This was a wonderful dish: little discs of filo layered with tomato and pesto and baked, then topped with goat’s cheese and baked again. My choice of a red wine was a little controversial on the night, but this was one where I came out the winner with unanimous approval for the food/wine match (unanimity is not always the case!). The wine has a rich ruby colour. The nose is perfumed with fragrant raspberry and earthy notes, as well as leafy mint and blackcurrant. On the palate it is quite tannic, and the highish acidity is very freshening. There is no shortage of sweet, ripe fruit however, and there is moderate length. The wine on its own split the customers, but with the dish it worked really well: the bright, keen-edged quality of the fruit and acidity coped well with the pungent, creamy goat’s cheese, yet it had sufficient depth and robustness to stand up to the flavours of the pesto and tomato. A lovely combination.

Fillet of Aberdeen Angus with a Tarragon and Arran Mustard Sauce
Howell Mountain (California, Napa) Zinfandel 1996
Braidwood’s Aberdeen Angus is a beef-lovers dream: one of the handful of top steaks I’ve eaten anywhere, cut and hung to their exact specification and cooked to perfection. The sauce was based on a rich Madeira and wild mushroom reduction, the mustard and herb adding aromatics and a little kick. I selected this massive Zinfandel (at 15.5% alcohol) as the dish cried out for a powerful wine, yet also a fruit-driven style to complement the sweeter nuances of the sauce. The Howell Mountain zin is made from ancient vines (from two vineyards, one 30 and the other 100 years old). It is made in a very Burgundian style, with cold-soaking of the grapes, only natural yeasts and no fining or filtration. The wine has a vivid, deep colour and the aroma wafts from the glass of mulberry, blackcurrant and red cherry along with leather, spice and vanilla. On the palate it is a truly chewy wine: thick in texture and with heaps of fruit, a firm tannic structure, sweetness of alcohol intermingled with sweet and sour fruit and a long, spicy finish. It was a sumptuous experience with the beef, though one diner (a confessed traditionalist) said he would have much prefered a claret.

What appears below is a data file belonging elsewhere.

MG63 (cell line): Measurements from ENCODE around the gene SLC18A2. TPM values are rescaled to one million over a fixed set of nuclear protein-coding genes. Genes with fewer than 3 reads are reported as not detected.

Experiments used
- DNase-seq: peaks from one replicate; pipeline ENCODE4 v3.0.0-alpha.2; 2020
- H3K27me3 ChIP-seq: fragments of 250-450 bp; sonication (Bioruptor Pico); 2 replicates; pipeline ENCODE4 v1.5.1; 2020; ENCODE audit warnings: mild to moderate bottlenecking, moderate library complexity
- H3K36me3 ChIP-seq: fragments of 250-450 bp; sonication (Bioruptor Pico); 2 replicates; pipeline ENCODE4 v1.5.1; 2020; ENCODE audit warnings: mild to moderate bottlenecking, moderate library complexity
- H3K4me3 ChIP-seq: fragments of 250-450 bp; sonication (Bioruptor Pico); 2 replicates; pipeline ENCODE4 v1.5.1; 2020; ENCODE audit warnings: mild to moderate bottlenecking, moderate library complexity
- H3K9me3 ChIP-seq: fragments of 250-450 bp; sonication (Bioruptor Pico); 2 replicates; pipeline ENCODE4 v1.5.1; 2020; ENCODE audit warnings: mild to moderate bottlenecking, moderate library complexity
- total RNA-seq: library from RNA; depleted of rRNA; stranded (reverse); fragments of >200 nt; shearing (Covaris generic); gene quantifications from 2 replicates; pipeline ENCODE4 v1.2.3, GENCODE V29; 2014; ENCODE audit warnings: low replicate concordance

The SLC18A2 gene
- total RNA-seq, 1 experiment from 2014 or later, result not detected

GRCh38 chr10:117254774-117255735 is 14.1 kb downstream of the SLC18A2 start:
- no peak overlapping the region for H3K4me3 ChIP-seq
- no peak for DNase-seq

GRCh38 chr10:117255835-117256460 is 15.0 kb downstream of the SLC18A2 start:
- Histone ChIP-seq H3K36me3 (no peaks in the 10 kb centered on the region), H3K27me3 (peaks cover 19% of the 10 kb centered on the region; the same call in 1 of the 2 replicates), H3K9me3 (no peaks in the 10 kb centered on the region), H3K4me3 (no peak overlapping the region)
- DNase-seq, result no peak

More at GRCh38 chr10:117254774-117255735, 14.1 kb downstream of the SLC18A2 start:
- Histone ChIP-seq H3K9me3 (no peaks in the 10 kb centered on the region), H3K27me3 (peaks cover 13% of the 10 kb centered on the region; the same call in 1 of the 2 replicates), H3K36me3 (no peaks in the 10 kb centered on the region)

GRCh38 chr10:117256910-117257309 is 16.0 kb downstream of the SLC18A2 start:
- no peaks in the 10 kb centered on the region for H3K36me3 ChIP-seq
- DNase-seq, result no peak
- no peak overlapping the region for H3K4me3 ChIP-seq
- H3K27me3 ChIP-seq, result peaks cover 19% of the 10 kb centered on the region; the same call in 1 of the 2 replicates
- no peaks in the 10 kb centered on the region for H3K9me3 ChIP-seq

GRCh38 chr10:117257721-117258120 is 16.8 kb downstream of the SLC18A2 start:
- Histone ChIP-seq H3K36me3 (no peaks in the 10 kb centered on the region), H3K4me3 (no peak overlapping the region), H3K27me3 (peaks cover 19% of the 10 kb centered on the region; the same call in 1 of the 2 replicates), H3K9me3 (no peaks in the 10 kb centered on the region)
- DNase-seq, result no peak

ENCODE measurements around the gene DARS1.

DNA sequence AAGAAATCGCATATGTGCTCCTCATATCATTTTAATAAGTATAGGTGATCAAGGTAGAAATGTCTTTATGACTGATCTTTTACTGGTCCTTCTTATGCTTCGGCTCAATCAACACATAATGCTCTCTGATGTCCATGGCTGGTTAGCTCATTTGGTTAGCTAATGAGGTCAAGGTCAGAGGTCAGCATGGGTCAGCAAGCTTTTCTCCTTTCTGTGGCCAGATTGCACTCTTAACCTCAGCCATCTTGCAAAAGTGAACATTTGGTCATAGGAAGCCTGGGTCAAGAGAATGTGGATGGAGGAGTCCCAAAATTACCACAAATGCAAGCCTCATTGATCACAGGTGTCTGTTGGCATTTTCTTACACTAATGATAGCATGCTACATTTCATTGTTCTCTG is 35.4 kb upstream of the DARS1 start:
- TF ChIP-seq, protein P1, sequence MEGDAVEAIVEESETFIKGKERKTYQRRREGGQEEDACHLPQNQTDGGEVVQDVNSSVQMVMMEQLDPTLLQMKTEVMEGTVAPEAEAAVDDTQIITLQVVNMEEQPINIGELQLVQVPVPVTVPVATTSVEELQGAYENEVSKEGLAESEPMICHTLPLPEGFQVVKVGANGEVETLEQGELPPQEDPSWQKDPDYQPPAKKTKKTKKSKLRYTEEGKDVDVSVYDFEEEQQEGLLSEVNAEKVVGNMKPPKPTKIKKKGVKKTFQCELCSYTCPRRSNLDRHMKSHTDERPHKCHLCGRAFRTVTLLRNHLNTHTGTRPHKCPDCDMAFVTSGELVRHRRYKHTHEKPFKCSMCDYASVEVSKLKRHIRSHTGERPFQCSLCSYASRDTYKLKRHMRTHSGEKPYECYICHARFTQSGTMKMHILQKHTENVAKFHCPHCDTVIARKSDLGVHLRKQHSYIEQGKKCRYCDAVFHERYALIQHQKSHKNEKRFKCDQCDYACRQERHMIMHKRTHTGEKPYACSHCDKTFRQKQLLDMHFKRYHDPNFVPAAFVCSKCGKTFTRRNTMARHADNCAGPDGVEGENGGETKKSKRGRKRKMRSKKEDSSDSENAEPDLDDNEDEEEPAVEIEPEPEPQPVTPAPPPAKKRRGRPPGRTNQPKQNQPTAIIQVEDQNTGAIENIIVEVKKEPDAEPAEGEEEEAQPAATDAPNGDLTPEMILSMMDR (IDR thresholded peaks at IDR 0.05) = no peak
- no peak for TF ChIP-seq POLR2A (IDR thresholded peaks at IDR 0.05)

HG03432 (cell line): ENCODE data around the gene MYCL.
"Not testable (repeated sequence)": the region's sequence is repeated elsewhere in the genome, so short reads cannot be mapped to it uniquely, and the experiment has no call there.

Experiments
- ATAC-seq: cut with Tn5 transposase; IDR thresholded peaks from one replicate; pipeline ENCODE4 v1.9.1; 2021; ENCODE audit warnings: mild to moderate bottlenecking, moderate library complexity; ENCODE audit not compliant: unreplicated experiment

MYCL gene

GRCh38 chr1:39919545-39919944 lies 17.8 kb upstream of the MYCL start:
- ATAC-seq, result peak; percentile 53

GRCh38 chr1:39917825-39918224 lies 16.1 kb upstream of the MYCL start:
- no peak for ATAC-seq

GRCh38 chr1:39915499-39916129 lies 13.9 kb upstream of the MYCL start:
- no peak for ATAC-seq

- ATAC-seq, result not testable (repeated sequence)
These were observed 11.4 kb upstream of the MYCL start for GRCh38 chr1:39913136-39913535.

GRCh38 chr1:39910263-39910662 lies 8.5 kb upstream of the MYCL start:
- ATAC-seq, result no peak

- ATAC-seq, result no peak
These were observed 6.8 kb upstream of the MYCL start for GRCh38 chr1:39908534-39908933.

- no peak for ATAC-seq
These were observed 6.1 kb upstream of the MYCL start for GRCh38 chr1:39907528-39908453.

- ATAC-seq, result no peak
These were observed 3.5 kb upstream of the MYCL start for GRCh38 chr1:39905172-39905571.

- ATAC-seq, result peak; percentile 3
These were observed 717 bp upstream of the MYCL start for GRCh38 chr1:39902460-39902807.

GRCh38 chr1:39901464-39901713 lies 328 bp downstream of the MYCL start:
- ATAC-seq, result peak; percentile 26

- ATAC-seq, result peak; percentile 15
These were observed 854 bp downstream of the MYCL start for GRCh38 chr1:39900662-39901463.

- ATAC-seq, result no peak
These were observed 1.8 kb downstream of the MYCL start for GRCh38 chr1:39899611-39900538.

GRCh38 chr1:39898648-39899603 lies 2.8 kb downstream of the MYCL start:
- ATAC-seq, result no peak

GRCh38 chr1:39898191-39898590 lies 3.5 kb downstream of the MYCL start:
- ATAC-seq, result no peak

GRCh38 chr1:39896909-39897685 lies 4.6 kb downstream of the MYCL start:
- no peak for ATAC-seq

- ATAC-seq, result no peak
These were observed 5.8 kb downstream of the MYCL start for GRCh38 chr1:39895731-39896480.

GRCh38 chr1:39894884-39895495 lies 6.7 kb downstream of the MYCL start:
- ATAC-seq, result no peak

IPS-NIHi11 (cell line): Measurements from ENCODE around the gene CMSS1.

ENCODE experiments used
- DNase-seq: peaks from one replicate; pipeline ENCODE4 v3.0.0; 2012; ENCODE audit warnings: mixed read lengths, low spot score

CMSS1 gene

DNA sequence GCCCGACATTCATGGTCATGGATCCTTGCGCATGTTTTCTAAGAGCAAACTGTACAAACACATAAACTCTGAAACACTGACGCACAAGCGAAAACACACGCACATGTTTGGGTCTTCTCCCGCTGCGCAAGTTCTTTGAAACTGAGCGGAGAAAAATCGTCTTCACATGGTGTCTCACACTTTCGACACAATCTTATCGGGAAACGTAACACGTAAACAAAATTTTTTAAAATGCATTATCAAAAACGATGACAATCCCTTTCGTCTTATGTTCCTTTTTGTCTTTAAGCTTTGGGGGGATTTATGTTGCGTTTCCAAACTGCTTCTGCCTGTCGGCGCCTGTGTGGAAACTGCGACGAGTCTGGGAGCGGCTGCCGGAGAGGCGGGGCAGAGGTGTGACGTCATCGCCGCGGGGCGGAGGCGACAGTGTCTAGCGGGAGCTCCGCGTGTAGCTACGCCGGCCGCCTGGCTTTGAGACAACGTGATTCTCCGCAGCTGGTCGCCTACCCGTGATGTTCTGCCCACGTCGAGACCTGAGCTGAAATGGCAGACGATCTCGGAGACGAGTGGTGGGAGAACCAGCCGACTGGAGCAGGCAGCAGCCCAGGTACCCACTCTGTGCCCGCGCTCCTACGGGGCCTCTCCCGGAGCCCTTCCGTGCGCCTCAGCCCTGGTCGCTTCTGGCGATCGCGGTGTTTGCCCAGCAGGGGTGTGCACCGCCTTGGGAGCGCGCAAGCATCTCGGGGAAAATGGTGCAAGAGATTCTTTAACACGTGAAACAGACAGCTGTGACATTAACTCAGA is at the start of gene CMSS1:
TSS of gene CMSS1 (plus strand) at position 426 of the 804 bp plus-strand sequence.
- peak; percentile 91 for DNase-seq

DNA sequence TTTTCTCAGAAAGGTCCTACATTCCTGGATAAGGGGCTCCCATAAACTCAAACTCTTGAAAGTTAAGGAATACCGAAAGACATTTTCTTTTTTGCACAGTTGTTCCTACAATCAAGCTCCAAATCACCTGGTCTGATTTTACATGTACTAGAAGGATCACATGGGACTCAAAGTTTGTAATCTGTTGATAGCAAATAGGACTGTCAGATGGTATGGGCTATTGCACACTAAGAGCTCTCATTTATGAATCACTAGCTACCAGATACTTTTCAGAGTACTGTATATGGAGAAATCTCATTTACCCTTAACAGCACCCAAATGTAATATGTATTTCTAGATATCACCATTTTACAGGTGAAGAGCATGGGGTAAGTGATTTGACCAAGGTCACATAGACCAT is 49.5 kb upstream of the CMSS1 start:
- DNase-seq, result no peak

Chilled Apple Crumble on an Iced Vanilla Custard Parfait with Vanilla and Caramel Sauces
Château de Genaiserie (Loire) Coteaux du Layon Chaume SdGN “Les Tetuères” 1996
I”ve been keeping this wine in mind since tasting and raving about it on these pages last year. Like Chinon, Coteaux du Layon is another of those areas in the middle Loire that is not paid the attention it perhaps deserves by many wine drinkers. These sweet Chenin Blanc-based wines are amongst my favourite dessert wines. This example is “SdGN” (Sélection des Grains Nobles) which means it is made only using botrytis-affected berries so that it is super-sweet and concentrated, coming as it does from an outstanding Loire vintage, and from one of the best vineyard sites, Chaume. I hoped it would be a perfect counterfoil for this wonderful dessert: a sweet yet slightly tart apple crumble on top of a sweet, creamy, vanilla-rich bombe. The wine has a glowing gold colour and just an amazingly intense nose of honey, with cool lemon and apple fruit fruit beneath, then a layer of fig, marmalade and quince. On the palate great concentration and weight with honey and barley-sugar over plenty of ripe botrytis fruit and finely-honed balancing acidity. It has length and real presence. Another successful food match too, after a little worry that the wine would out-gun the dessert, but the two were well matched.